Significance and Use
5.1 This test method allows specification of the density calibration procedures to be used to calibrate and perform material density measurements using CT image data. Such measurements can be used to evaluate parts, characterize a particular system, or compare different systems, provided that observed variations are dominated by true changes in object density rather than by image artifacts. The specified procedure may also be used to determine the effective X-ray energy of a CT system.
5.2 The recommended test method is more accurate and less susceptible to errors than alternative CT-based approaches, because it takes into account the effective energy of the CT system and the energy-dependent effects of the X-ray attenuation process.
FIG. 1 Density Calibration Phantom
5.3 This (or any) test method for measuring density is valid only to the extent that observed CT-number variations are reflective of true changes in object density rather than image artifacts. Artifacts are always present at some level and can masquerade as density variations. Beam hardening artifacts are particularly detrimental. It is the responsibility of the user to determine or establish, or both, the validity of the density measurements; that is, they are performed in regions of the image which are not overly influenced by artifacts.
5.4 Linear attenuation and mass attenuation may be measured in various ways. For a discussion of attenuation and attenuation measurement, see Guide and Practice .
1.1 This test method covers instruction for determining the density calibration of X- and γ-ray computed tomography (CT) systems and for using this information to measure material densities from CT images. The calibration is based on an examination of the CT image of a disk of material with embedded specimens of known composition and density. The measured mean CT values of the known standards are determined from an analysis of the image, and their linear attenuation coefficients are determined by multiplying their measured physical density by their published mass attenuation coefficient. The density calibration is performed by applying a linear regression to the data. Once calibrated, the linear attenuation coefficient of an unknown feature in an image can be measured from a determination of its mean CT value. Its density can then be extracted from a knowledge of its mass attenuation coefficient, or one representative of the feature.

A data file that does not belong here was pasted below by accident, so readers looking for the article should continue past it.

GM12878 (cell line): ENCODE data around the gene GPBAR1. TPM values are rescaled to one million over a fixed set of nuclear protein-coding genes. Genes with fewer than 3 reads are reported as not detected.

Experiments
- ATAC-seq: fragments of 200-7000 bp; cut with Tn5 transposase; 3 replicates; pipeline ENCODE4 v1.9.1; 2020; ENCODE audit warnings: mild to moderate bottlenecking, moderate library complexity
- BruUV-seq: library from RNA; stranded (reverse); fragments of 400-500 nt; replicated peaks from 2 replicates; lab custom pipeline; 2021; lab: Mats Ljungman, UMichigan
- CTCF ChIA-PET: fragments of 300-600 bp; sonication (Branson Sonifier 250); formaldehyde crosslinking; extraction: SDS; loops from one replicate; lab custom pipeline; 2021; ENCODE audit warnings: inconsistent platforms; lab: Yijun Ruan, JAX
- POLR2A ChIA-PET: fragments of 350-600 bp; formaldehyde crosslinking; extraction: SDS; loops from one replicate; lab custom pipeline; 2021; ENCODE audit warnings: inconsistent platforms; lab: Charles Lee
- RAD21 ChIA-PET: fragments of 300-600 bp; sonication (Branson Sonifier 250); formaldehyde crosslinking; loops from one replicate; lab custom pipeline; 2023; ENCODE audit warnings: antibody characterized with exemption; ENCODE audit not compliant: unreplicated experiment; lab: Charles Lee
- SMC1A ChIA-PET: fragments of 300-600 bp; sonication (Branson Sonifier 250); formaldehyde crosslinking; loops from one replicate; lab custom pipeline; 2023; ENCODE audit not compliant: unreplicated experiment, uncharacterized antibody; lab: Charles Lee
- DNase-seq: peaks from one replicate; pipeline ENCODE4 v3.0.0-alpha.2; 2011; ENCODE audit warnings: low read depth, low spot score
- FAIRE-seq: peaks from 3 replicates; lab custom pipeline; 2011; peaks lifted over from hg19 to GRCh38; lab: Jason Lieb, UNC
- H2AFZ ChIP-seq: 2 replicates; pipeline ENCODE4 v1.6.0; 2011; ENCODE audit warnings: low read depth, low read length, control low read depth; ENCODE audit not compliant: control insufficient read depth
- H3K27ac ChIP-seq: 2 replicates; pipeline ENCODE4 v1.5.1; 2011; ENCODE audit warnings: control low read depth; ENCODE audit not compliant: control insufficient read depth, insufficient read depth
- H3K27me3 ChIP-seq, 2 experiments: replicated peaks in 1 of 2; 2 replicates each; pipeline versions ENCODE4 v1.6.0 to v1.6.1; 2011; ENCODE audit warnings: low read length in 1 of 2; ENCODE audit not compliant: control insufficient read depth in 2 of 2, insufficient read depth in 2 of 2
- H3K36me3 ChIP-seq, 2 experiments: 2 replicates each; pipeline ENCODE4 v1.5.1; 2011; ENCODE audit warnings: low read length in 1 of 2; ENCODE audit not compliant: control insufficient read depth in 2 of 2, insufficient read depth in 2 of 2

1.2 CT provides an excellent method of nondestructively measuring density variations, which would be very difficult to quantify otherwise. Density is inherently a volumetric property of matter. As the measurement volume shrinks, local material inhomogeneities become more important; and measured values will begin to vary about the bulk density value of the material.
1.3 All values are stated in SI units.
1.4 This standard does not purport to address all of the safety concerns, if any, associated with its use. It is the responsibility of the user of this standard to establish appropriate safety, health, and environmental practices and determine the applicability of regulatory limitations prior to use.
1.5 This international standard was developed in accordance with internationally recognized principles on standardization established in the Decision on Principles for the Development of International Standards, Guides and Recommendations issued by the World Trade Organization Technical Barriers to Trade (TBT) Committee.